That doesn’t mean that they will abandon Wal-Mart. But freedom of choice also is a distinctly American characteristic.

    Published on: January 6, 2004

    The Sacramento Bee reports on the process involved in the mad cow meat recall in Northern California.

    According to the story, "WinCo Foods said it had received and sold meat that since has been recalled by the U.S. Department of Agriculture because it was processed at a Washington state slaughterhouse the same day as a cow that tested positive for mad cow disease."

    The interesting thing is that the meat was sold between December 15 and December 23, but that the public was not informed about the recall until more than a week after the meat was pulled from store shelves. "That's because under a little-known agreement with the federal government, state and county health departments cannot disclose details of a meat recall. The local announcements were made only with WinCo's permission and after negotiations between the state and the USDA."

    The recall, according to the Bee, "is classified as a Class II action, indicating an extremely low likelihood that the beef contains the infectious agent that causes mad cow disease, known formally as bovine spongiform encephalopathy, or BSE."

    Just before Christmas, the US Department of Agriculture (USDA) announced the first confirmed case of Mad Cow Disease on United States soil. The disease has been widespread in Europe and Japan and has been linked to about 153 human deaths, 143 in Britain and 10 elsewhere.

    Since then, all sick or "downer" cattle has been banned from the human food chain. In addition, USDA is banning the use of small intestines and head and spinal tissue from older cattle for human consumption.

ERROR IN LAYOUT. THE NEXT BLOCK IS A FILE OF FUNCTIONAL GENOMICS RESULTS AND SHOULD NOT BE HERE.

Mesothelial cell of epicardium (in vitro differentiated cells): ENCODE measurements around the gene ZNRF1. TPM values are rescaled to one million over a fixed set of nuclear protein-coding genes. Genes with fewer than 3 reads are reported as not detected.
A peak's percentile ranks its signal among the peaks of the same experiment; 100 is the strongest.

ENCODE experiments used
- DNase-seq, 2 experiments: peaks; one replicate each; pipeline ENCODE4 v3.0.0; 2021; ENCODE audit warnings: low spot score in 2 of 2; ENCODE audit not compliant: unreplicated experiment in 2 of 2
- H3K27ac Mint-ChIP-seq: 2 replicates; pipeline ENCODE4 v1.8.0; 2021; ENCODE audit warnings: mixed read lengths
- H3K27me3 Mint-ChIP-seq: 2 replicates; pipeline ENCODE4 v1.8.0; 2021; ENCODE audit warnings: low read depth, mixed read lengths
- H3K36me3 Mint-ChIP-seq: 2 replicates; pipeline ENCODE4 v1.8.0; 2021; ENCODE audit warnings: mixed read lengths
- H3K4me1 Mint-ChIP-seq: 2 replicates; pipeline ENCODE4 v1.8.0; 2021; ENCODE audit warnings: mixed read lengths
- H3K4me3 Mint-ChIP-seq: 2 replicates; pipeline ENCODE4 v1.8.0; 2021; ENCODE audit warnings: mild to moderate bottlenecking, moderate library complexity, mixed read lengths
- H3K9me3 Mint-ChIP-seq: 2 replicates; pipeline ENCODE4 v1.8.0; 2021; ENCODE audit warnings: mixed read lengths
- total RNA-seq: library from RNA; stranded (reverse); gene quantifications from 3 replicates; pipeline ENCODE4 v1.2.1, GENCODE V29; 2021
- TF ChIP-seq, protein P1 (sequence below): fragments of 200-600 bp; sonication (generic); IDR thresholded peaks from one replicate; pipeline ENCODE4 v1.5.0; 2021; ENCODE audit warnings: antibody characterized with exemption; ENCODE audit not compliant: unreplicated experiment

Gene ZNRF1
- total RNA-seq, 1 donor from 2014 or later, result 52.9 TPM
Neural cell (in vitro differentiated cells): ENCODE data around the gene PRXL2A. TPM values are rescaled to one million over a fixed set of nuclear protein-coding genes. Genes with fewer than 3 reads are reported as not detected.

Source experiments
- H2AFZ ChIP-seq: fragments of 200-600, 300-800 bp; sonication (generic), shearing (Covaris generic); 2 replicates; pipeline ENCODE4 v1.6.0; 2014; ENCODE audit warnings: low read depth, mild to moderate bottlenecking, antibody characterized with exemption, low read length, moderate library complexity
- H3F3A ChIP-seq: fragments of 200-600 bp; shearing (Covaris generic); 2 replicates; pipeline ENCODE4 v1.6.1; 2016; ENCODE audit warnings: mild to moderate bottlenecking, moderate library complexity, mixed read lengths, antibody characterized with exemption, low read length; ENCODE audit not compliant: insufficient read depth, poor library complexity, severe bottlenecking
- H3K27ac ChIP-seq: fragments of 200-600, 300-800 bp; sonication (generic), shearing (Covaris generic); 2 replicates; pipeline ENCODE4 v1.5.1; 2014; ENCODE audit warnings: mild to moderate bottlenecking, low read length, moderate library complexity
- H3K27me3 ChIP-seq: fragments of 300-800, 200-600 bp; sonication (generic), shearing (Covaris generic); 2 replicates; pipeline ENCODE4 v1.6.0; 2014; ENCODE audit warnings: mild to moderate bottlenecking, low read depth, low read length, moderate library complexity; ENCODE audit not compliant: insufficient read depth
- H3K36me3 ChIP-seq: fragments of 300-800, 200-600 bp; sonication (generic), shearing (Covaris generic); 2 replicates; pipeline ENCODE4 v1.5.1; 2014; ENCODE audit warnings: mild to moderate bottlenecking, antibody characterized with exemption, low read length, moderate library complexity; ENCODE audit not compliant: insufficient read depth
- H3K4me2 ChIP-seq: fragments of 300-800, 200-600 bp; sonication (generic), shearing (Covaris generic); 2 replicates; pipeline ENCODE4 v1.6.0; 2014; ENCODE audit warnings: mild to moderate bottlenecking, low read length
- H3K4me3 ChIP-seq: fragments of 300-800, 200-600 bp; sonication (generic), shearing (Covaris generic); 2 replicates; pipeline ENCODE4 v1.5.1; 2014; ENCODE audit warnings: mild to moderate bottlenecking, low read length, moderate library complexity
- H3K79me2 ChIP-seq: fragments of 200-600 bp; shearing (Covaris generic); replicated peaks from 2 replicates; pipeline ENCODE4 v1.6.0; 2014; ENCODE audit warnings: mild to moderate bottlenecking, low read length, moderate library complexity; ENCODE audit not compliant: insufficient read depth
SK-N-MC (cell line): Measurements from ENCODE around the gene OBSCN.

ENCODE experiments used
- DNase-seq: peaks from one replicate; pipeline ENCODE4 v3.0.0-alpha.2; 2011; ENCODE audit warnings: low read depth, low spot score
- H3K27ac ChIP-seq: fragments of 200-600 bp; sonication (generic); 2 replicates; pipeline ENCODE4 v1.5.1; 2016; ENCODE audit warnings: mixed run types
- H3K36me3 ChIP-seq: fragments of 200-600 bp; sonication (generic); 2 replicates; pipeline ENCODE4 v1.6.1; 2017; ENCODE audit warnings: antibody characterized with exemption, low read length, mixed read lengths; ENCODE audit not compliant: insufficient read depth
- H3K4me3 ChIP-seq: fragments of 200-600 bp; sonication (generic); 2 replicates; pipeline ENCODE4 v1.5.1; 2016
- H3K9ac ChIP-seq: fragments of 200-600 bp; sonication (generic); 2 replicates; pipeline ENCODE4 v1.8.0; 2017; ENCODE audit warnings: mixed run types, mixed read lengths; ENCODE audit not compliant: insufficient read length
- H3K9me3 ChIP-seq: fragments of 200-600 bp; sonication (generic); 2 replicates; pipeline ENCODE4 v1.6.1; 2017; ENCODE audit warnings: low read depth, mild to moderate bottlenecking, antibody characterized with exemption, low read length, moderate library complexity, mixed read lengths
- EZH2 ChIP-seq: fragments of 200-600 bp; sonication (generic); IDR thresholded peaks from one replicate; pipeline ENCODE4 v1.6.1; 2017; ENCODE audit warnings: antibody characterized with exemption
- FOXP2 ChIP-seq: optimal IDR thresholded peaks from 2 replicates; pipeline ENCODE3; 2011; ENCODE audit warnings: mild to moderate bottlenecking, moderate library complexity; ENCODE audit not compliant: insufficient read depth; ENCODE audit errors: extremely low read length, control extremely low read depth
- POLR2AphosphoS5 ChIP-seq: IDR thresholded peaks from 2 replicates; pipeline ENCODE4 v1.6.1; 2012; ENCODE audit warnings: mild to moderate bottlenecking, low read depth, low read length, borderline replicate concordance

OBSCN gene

It is known that the cow had lived since 2001 at a ranch in Mabton, Wash., a town 40 miles south of Yakima. The dairy farm is under quarantine, and USDA also has quarantined two other herds in Washington State.

    In other mad cow news…

    • The USDA announced that the month-old offspring of infected dairy cow will be destroyed, along with about 450 other calves as a safety precaution.

      The goal is to reassure both US consumers and trading partners that the government is doing everything necessary to contain any spread of mad cow disease.

      However, the government does not plan to test the slaughtered cattle to see if they are infected .

    • The Australian government expects to tell farmers there to slaughter 350 cows imported from the United States to prevent the spread of mad cow disease, as well as toughening screening of cattle more than 30 months old.

    • The Toronto Globe and Mail reports that pet food shelves in Canada are beginning to empty out as a result of the mad cow crisis - because US beef is a prime ingredient in many pet foods.

      Pet foods, even those derived from pigs or chickens, cannot be shipped from the US because of restrictions set by Canada following the discovery last month of Mad Cow Disease in the US.